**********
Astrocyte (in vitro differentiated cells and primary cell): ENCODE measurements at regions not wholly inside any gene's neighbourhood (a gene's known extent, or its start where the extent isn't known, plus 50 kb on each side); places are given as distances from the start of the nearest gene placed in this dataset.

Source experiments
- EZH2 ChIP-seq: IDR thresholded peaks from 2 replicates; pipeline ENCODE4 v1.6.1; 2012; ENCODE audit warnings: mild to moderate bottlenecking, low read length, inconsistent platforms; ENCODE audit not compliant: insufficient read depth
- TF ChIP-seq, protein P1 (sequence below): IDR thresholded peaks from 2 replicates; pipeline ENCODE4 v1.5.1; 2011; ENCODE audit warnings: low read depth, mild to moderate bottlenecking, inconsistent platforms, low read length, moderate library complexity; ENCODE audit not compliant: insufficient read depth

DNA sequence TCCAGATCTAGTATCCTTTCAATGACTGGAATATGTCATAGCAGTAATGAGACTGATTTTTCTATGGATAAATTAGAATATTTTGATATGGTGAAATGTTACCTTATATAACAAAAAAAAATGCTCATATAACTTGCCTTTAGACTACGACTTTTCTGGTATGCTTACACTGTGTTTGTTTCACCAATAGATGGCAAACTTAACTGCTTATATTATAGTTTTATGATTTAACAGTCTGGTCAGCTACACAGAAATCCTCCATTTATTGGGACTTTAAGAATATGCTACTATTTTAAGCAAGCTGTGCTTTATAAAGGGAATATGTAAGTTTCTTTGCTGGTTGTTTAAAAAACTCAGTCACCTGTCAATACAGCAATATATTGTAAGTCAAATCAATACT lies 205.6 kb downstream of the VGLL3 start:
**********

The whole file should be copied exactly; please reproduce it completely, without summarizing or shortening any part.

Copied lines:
Astrocyte (in vitro differentiated cells and primary cell): ENCODE measurements at regions not wholly inside any gene's neighbourhood (a gene's known extent, or its start where the extent isn't known, plus 50 kb on each side); places are given as distances from the start of the nearest gene placed in this dataset.

Source experiments
- EZH2 ChIP-seq: IDR thresholded peaks from 2 replicates; pipeline ENCODE4 v1.6.1; 2012; ENCODE audit warnings: mild to moderate bottlenecking, low read length, inconsistent platforms; ENCODE audit not compliant: insufficient read depth
- TF ChIP-seq, protein P1 (sequence below): IDR thresholded peaks from 2 replicates; pipeline ENCODE4 v1.5.1; 2011; ENCODE audit warnings: low read depth, mild to moderate bottlenecking, inconsistent platforms, low read length, moderate library complexity; ENCODE audit not compliant: insufficient read depth

DNA sequence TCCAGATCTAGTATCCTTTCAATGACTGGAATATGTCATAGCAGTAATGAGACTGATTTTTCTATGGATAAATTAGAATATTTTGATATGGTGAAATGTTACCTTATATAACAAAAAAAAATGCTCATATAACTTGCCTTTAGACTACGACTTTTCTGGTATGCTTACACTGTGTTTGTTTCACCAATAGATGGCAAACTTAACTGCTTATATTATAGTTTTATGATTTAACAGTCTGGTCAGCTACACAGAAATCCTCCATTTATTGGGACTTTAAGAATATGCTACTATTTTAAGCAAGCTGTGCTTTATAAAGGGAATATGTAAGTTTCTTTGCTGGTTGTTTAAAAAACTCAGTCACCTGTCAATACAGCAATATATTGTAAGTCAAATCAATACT lies 205.6 kb downstream of the VGLL3 start: